So reported the leaders of another study of a promising medical technique, this time using arterial grafts to bypass blockages in the internal carotid artery. You might think that if the carotid is largely blocked by a clot big enough to be visible to MRI, and you use a graft to improve blood flow past the clot, this would improve blood flow to the brain and lead to fewer strokes. No such luck. Patients who received the surgery had more strokes than the control group.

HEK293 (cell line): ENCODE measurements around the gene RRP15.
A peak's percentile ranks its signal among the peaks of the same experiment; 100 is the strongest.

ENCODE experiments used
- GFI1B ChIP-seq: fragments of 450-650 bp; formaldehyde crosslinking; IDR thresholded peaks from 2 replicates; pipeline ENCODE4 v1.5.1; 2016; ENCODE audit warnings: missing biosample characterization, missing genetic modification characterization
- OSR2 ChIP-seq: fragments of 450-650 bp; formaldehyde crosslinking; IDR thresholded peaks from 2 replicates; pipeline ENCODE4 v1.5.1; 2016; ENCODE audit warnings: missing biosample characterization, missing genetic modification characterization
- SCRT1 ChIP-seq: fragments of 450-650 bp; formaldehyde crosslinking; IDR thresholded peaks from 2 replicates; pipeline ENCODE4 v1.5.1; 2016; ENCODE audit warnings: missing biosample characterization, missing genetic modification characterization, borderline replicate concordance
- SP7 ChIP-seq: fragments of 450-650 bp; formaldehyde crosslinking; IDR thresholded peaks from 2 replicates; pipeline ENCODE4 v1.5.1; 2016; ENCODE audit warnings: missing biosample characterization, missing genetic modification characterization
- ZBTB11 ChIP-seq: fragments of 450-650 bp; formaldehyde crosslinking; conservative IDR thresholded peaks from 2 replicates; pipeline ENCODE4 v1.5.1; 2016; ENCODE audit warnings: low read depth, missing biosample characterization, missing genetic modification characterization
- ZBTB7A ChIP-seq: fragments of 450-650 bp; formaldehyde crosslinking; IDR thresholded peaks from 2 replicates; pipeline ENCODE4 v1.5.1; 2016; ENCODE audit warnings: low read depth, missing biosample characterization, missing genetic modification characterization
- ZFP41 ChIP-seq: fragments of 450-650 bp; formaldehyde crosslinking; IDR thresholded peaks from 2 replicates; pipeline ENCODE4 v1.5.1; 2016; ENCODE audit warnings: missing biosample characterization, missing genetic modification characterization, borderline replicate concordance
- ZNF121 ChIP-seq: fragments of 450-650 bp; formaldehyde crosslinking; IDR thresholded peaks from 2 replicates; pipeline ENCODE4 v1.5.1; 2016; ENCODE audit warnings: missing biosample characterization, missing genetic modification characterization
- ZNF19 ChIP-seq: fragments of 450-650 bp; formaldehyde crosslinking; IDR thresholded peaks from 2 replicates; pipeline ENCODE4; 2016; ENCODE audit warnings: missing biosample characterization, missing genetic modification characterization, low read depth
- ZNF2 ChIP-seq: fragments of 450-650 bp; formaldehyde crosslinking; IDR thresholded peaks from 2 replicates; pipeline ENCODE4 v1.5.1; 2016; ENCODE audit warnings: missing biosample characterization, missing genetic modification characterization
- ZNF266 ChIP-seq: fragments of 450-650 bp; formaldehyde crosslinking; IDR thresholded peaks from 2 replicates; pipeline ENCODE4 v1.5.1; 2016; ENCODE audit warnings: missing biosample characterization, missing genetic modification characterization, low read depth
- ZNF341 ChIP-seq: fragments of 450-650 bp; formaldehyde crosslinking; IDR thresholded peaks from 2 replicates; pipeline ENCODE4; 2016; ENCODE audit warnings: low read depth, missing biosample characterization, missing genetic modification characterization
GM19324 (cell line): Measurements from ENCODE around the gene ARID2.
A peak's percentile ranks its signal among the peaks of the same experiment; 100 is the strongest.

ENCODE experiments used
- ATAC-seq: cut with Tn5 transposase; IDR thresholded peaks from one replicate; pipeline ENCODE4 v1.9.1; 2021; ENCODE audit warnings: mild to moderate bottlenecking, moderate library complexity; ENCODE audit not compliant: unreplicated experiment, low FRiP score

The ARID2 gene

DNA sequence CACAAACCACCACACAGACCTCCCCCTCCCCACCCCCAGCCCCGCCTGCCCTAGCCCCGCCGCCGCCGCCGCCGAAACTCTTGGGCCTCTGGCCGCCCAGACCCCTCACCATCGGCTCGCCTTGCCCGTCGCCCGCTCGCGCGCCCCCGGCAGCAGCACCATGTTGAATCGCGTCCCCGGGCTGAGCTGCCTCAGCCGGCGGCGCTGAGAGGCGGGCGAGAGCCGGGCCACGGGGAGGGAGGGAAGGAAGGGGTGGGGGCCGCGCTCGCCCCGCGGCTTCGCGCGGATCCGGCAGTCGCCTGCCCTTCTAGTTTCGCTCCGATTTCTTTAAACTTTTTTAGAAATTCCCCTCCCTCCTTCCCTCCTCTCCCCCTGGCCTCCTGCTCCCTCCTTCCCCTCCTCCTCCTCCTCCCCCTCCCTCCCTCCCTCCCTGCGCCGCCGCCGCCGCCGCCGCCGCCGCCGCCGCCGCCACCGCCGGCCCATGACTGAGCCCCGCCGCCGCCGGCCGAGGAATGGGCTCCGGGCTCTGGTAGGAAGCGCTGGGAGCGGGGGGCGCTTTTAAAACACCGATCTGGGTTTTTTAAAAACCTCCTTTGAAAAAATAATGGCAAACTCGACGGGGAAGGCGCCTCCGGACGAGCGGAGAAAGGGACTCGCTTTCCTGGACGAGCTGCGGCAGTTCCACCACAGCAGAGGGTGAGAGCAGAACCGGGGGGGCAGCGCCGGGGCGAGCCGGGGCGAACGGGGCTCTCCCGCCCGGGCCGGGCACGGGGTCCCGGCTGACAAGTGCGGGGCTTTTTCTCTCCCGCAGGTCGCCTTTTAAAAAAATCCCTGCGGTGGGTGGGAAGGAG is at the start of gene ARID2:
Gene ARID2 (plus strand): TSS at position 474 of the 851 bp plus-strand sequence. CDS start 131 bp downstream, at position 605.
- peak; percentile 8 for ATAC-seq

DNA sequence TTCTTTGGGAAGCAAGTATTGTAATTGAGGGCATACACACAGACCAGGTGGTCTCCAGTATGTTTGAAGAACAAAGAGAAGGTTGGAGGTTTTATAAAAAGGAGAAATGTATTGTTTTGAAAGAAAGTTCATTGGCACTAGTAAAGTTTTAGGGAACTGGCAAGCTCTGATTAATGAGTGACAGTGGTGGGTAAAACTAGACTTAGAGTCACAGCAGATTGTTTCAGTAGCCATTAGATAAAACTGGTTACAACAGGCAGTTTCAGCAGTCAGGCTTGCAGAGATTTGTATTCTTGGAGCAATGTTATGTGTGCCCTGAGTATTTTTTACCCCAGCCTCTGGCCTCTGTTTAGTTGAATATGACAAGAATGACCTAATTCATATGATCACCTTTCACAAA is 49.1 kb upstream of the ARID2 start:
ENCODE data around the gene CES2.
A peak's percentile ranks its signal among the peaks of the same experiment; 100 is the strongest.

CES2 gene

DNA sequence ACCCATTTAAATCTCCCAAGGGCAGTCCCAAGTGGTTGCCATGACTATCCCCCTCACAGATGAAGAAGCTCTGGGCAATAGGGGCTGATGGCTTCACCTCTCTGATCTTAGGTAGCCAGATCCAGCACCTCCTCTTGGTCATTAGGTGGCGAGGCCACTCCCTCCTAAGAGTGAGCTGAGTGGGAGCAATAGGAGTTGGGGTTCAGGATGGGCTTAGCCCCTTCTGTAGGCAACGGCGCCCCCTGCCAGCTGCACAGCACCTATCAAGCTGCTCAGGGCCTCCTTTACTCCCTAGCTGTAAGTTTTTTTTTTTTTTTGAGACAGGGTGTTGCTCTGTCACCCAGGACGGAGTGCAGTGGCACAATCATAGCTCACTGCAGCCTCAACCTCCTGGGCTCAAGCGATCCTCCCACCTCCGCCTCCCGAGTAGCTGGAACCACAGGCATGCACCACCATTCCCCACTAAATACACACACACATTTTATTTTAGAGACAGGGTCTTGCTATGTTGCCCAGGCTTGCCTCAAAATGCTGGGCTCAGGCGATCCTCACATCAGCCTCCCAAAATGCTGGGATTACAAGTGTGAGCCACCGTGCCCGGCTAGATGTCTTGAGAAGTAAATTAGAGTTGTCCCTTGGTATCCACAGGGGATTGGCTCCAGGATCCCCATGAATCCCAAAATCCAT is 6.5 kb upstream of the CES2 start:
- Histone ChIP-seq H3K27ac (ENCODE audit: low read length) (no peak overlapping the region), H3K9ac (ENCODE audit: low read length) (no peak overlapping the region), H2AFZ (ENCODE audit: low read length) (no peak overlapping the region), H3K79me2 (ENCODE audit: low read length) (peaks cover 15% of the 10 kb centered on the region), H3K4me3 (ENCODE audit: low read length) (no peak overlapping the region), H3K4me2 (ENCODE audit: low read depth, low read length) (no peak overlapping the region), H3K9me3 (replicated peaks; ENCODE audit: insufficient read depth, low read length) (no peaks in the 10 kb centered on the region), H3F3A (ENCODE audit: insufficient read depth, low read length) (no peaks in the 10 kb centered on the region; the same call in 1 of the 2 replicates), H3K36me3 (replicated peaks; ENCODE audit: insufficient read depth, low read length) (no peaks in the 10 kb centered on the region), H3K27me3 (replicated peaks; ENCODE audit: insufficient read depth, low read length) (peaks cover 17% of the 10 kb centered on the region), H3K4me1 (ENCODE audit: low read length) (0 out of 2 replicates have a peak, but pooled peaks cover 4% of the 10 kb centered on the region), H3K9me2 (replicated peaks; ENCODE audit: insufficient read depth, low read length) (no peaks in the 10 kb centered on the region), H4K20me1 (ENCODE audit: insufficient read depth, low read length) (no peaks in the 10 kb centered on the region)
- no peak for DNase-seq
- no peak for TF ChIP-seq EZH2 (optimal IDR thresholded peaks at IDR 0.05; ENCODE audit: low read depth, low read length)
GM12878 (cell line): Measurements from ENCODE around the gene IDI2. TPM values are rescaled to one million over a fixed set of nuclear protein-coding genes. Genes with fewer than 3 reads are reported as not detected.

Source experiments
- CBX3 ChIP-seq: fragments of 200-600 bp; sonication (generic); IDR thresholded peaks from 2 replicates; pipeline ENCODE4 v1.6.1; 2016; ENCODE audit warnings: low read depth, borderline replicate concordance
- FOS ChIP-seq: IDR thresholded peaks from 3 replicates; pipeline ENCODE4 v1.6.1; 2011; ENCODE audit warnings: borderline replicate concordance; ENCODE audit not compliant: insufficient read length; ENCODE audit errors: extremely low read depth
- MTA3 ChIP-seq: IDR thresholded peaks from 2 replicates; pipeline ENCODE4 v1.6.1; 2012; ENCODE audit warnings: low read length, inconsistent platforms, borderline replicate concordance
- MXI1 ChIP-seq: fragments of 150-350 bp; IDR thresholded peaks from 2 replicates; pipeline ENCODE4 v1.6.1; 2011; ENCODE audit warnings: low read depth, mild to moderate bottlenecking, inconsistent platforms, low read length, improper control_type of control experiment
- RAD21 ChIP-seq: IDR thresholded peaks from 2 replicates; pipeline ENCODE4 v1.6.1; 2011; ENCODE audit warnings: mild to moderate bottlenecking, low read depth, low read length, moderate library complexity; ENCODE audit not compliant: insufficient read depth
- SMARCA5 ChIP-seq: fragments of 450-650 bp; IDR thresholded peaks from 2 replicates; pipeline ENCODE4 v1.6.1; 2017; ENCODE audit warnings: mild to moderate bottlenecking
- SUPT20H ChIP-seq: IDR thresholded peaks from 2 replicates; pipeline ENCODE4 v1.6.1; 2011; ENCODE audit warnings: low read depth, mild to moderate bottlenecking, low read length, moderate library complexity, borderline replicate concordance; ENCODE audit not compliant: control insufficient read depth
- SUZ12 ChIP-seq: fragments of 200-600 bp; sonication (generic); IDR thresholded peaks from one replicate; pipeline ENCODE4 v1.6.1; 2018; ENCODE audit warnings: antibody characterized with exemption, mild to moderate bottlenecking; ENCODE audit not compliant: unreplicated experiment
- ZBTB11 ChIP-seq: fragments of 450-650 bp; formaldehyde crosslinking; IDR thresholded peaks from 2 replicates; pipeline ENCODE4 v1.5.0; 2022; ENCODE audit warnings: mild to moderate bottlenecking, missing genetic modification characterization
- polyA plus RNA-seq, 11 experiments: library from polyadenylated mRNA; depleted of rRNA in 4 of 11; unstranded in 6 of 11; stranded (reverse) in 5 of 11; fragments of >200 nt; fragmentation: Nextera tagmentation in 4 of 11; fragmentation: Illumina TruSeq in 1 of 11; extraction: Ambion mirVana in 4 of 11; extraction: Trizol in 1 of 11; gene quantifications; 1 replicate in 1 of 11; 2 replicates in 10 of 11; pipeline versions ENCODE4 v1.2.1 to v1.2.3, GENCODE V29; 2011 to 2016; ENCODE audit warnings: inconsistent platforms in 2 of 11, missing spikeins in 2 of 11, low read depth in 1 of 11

Attempts to prevent heart attacks by bypassing blocked arteries have also failed.
Nobody knows why, but the underlying reality seems to be that our bodies are so complex and all the parts are so strongly interrelated that simple surgical interventions are like randomly unplugging wires in a malfunctioning computer.